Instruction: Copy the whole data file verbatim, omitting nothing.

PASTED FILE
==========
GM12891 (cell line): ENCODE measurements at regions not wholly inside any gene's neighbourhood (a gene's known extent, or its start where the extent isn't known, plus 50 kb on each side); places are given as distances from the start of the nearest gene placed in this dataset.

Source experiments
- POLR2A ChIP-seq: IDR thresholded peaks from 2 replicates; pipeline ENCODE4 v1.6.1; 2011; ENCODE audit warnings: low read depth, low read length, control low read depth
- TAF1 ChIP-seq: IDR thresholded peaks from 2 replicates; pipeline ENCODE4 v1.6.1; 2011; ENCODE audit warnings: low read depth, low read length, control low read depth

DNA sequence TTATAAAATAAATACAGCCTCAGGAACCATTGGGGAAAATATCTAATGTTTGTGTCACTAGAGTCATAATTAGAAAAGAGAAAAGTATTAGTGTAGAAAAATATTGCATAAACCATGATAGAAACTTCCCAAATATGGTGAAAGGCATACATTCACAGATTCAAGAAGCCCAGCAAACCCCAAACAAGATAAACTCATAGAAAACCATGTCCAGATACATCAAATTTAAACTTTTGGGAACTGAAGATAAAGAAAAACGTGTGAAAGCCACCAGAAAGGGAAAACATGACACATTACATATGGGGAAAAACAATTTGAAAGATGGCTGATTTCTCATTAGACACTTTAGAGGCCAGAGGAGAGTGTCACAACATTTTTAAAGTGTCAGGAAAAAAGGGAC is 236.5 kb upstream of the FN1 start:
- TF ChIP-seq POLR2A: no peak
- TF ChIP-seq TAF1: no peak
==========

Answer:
GM12891 (cell line): ENCODE measurements at regions not wholly inside any gene's neighbourhood (a gene's known extent, or its start where the extent isn't known, plus 50 kb on each side); places are given as distances from the start of the nearest gene placed in this dataset.

Source experiments
- POLR2A ChIP-seq: IDR thresholded peaks from 2 replicates; pipeline ENCODE4 v1.6.1; 2011; ENCODE audit warnings: low read depth, low read length, control low read depth
- TAF1 ChIP-seq: IDR thresholded peaks from 2 replicates; pipeline ENCODE4 v1.6.1; 2011; ENCODE audit warnings: low read depth, low read length, control low read depth

DNA sequence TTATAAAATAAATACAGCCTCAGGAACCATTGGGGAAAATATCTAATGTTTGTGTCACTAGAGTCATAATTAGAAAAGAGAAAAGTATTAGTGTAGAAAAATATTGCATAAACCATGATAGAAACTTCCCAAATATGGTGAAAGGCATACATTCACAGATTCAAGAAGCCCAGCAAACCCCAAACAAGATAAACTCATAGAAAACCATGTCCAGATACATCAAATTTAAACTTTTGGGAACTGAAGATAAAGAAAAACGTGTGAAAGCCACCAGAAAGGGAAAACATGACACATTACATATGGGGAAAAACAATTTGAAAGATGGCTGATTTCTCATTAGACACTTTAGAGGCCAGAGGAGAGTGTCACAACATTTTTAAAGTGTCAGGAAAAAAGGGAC is 236.5 kb upstream of the FN1 start:
- TF ChIP-seq POLR2A: no peak
- TF ChIP-seq TAF1: no peak